Reviewing some of the existing bridge implementations can help understand what might be needed for cross-chain asset transfer standards. These bridges mainly use the non-conflicting characteristics of public and private key hashing methods to enable blockchain assets to span chains that use similar address generation algorithms. This simply means that if a user has a private key that can access an address on the blockchain, the user will be able to use the same key to unlock and access the same address on another blockchain that uses the same private-public relationship. Key hashing method. This technology has been used to generate bridges to transfer Ether to other networks that use similar address systems, such as Binance Smart Chain, Avalanche C-Chain, or Toronet chain. A decentralized oracle system monitors the blockchain. When value is transferred from one address to a designated exit or portal address (or smart contract), the oracle transfers assets to the same address on another chain, and at the same time Knowing the owner of the chain, the first chain will also have the key to access the same address and assets on the other chain. This is shown in the figure below.
Even if the blockchain does not use the same private key-public key algorithm, this basic process can be extended to define a common token transmission standard. Fundamentally, the transaction part of the blockchain includes message encryption elements and transaction input and output specifications. The message can be formatted as a protocol including the target blockchain identifier and the target address. The same oracle that scans the portal address or contract in the homogeneous address bridging method will similarly use the information on the target chain and target address to acquire, decrypt, and transfer assets.
Another aspect of the standard will use the uniqueness of the blockchain transaction ID to ensure that all transmissions are matched by the oracle and recorded only once on the target chain. In addition, the portal address can be implemented in a keyless manner so that only signed and verified transactions can trigger transmissions in and out of it. This ensures that the system is automatically coordinated and will not accommodate any manual processes that may affect the integrity of the portal address or the preservation of the hidden value behind the process. A framework is described above to emphasize the fact that the features that establish standards already exist in most chains, and the agreed agreement may be just the next step in defining such standards.
Blockchain and the assets created on it continue to grow and may exist for a long time, although more innovation and development of the technology are still in progress. The developing asset and payment ecosystem may include multiple blockchains, blockchain assets, digital and encrypted currency tokens, stablecoins, and central bank digital currencies (CBDC).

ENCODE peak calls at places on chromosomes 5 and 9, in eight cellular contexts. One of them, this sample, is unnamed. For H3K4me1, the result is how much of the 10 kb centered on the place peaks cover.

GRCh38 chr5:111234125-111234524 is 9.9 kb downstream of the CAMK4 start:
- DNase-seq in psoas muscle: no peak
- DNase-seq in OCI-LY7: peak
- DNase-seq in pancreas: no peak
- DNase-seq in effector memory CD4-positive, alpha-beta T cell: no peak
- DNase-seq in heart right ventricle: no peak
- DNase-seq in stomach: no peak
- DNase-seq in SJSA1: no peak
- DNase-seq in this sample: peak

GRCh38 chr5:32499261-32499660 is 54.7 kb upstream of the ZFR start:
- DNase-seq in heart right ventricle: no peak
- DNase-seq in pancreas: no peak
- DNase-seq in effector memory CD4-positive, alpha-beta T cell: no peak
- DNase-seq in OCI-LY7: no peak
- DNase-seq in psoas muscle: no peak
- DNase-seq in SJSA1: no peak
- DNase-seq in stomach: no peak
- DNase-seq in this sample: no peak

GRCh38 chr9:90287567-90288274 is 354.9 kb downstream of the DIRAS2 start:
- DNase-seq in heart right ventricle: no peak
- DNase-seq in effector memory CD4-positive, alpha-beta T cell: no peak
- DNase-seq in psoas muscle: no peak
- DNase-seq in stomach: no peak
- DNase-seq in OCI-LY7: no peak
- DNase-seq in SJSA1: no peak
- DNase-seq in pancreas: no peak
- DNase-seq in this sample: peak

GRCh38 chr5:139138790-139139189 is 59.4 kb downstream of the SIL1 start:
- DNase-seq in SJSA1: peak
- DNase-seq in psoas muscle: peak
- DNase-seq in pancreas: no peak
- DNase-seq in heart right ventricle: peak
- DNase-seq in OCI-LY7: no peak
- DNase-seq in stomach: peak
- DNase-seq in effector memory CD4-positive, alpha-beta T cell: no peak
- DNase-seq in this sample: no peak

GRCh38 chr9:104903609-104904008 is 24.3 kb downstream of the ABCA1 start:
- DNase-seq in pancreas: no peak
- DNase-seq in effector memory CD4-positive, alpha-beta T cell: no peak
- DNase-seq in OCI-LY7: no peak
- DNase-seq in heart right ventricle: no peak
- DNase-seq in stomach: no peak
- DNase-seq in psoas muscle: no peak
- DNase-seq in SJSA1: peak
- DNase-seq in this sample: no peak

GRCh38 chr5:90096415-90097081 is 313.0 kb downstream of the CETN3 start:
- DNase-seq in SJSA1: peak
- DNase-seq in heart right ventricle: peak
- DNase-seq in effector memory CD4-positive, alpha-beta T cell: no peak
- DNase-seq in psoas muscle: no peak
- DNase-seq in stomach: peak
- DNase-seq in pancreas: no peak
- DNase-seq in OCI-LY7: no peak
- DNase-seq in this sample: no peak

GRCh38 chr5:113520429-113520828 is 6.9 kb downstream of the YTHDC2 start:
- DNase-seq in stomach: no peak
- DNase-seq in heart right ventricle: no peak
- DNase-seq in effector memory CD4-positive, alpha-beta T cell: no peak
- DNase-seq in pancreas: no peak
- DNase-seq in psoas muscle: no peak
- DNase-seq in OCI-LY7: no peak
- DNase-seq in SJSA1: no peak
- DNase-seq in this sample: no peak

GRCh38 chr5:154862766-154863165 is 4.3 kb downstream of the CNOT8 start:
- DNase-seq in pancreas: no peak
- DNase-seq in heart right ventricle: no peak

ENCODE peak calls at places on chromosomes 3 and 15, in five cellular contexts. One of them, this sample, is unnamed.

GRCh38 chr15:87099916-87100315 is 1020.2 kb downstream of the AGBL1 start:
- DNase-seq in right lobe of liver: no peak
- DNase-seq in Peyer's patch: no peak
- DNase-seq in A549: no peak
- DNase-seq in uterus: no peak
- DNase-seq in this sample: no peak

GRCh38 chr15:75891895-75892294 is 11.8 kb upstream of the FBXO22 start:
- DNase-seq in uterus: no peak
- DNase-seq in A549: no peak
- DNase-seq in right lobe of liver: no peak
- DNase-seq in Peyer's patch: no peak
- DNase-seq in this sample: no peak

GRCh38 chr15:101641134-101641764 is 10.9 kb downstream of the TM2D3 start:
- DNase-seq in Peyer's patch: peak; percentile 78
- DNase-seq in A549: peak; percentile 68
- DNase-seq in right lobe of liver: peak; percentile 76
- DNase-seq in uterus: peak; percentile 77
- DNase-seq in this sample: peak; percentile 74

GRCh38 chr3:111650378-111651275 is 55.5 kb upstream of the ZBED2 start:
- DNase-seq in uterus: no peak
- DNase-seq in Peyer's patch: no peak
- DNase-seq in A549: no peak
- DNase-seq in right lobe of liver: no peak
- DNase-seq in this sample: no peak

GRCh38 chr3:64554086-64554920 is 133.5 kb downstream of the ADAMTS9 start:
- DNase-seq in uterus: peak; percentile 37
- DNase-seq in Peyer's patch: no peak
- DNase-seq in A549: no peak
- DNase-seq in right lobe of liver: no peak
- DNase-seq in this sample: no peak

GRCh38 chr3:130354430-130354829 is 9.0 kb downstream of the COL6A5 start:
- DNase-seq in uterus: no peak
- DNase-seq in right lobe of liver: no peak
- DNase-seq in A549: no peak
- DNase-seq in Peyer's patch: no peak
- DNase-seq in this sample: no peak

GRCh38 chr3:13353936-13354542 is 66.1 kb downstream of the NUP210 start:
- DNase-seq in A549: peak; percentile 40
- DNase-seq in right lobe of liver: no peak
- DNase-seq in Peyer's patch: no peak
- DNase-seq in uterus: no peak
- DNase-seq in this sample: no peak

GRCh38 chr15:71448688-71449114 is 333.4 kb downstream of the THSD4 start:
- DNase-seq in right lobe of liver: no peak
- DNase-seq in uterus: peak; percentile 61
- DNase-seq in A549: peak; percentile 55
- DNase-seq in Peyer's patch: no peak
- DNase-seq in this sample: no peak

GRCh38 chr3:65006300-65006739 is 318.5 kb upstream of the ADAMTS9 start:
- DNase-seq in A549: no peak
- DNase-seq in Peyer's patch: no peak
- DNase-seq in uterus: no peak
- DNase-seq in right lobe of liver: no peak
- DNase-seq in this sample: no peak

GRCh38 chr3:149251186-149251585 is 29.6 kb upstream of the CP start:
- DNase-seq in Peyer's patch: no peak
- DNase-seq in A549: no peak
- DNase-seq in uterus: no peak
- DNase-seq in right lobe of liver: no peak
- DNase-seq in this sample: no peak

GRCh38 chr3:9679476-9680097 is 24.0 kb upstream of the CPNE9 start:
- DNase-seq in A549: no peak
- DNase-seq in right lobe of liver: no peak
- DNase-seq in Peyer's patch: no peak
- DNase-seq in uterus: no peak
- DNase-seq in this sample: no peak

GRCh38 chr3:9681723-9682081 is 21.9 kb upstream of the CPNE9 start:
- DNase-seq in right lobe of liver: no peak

Some technology practitioners believe that their preferred chain will eventually become unique in some way, which to some extent inhibits the need for interoperable blockchain standards. This is a concept of maximization, and it is unlikely to be the end. Experts in this field will not regard the success of any chain as a zero-sum proposition, so as to provide good services to technology and users. This should not be the case with existing traditional financial institutions, especially those financial institutions that adapt to rapidly changing technologies. Blockchain applications can gain a lot of potential adoption from people with no bank accounts and insufficient bank accounts to allow several chains in emerging economies to succeed.
In addition, no major human technology solutions have evolved into a single platform or supplier ecosystem. Not traditional financial or payment systems; telecommunications providers or platforms; automobile manufacturing, including recent electric car manufacturing; social media networks; not even private space flights like the capital-intensive ones. Only geopolitical considerations and the development of CBDC may lead to a final state that includes a combination of multiple platforms, providers, and technology variants.
Currently, no application in the blockchain has completely eclipsed any other technology previously used in the same application. Some potential can be observed in fast cross-border payment systems; decentralized finance; protection of digital art or valuable digital assets, including music and video; game systems that record in-game assets and rewards; fans and loyalty tokens; Transparent and responsible grant and charity distribution systems; agricultural subsidies and loan tracking applications; and, to some extent, payment systems.
The development and adoption of cross-blockchain asset transfer standards will greatly help make the technology more useful in many of the listed application areas, including payment systems. It will also help to move the technology away from the current trend that growth follows the Bitcoin halving cycle once every four years, rather than due to mass adoption or potential real-world economic and financial activities.
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The views, thoughts and opinions expressed here are only those of the author, and do not necessarily reflect or represent the views and opinions of Cointelegraph.
Ken Alabi He holds a Ph.D. in Engineering from Stony Brook University and a master’s degree in Computer-Aided Engineering from the University of Strathclyde. He is an IT professional, programmer and publishing researcher, and has published many peer-reviewed publications in various technical fields. The author also published articles related to blockchain, the decentralization of business processes similar to blockchain technology, and the interoperability of blockchains.